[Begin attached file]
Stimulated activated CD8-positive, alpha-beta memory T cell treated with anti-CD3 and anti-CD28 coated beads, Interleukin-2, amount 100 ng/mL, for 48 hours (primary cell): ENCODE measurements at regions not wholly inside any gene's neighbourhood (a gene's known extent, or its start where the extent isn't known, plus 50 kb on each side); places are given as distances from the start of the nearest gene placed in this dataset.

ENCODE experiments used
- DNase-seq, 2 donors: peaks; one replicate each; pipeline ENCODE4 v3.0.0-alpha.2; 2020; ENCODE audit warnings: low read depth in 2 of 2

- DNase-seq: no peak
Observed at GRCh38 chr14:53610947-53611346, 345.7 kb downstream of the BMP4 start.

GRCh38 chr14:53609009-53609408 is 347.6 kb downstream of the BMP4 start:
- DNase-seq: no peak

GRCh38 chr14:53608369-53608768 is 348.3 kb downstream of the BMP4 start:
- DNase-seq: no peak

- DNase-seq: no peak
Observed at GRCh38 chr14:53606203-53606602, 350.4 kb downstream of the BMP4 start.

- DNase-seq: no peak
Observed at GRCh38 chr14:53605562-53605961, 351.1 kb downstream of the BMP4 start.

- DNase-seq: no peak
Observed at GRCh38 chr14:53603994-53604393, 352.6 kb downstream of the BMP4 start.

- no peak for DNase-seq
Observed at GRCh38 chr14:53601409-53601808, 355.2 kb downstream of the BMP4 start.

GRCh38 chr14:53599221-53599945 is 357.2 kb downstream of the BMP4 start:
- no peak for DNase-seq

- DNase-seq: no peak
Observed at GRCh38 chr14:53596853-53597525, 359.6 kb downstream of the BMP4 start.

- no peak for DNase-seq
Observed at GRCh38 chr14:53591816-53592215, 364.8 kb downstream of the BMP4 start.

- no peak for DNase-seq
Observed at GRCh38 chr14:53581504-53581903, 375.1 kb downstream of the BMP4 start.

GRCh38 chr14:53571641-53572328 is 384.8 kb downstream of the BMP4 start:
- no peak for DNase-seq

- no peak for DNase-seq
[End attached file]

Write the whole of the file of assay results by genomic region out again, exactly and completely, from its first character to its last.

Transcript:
Stimulated activated CD8-positive, alpha-beta memory T cell treated with anti-CD3 and anti-CD28 coated beads, Interleukin-2, amount 100 ng/mL, for 48 hours (primary cell): ENCODE measurements at regions not wholly inside any gene's neighbourhood (a gene's known extent, or its start where the extent isn't known, plus 50 kb on each side); places are given as distances from the start of the nearest gene placed in this dataset.

ENCODE experiments used
- DNase-seq, 2 donors: peaks; one replicate each; pipeline ENCODE4 v3.0.0-alpha.2; 2020; ENCODE audit warnings: low read depth in 2 of 2

- DNase-seq: no peak
Observed at GRCh38 chr14:53610947-53611346, 345.7 kb downstream of the BMP4 start.

GRCh38 chr14:53609009-53609408 is 347.6 kb downstream of the BMP4 start:
- DNase-seq: no peak

GRCh38 chr14:53608369-53608768 is 348.3 kb downstream of the BMP4 start:
- DNase-seq: no peak

- DNase-seq: no peak
Observed at GRCh38 chr14:53606203-53606602, 350.4 kb downstream of the BMP4 start.

- DNase-seq: no peak
Observed at GRCh38 chr14:53605562-53605961, 351.1 kb downstream of the BMP4 start.

- DNase-seq: no peak
Observed at GRCh38 chr14:53603994-53604393, 352.6 kb downstream of the BMP4 start.

- no peak for DNase-seq
Observed at GRCh38 chr14:53601409-53601808, 355.2 kb downstream of the BMP4 start.

GRCh38 chr14:53599221-53599945 is 357.2 kb downstream of the BMP4 start:
- no peak for DNase-seq

- DNase-seq: no peak
Observed at GRCh38 chr14:53596853-53597525, 359.6 kb downstream of the BMP4 start.

- no peak for DNase-seq
Observed at GRCh38 chr14:53591816-53592215, 364.8 kb downstream of the BMP4 start.

- no peak for DNase-seq
Observed at GRCh38 chr14:53581504-53581903, 375.1 kb downstream of the BMP4 start.

GRCh38 chr14:53571641-53572328 is 384.8 kb downstream of the BMP4 start:
- no peak for DNase-seq

- no peak for DNase-seq